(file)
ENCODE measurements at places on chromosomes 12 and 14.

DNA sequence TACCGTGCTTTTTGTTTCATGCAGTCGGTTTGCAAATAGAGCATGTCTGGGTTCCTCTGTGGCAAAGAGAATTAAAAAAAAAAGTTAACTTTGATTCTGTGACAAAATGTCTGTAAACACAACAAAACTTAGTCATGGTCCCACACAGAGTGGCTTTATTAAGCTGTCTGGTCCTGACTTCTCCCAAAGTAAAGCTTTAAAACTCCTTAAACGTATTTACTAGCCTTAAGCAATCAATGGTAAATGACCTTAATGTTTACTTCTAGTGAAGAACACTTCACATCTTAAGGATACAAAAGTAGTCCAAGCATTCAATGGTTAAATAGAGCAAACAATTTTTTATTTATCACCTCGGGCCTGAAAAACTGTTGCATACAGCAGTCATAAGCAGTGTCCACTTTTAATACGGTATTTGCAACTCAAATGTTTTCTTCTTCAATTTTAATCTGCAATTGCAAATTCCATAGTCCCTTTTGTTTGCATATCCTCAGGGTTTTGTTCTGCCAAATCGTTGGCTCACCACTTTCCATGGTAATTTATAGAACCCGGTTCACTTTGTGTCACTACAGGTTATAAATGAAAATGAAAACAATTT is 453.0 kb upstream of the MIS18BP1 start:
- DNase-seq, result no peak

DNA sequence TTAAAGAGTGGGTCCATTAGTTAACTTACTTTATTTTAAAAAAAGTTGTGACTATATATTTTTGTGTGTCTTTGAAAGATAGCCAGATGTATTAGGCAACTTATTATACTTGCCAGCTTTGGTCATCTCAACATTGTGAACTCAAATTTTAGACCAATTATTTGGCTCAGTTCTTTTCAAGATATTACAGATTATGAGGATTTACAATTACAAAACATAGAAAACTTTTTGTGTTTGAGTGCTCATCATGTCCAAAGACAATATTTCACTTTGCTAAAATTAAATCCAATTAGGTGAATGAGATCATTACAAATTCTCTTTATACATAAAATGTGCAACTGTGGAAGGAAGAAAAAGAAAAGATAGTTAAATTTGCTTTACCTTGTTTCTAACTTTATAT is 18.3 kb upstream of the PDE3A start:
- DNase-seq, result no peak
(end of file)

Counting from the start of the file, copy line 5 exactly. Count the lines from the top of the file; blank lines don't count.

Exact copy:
- DNase-seq, result no peak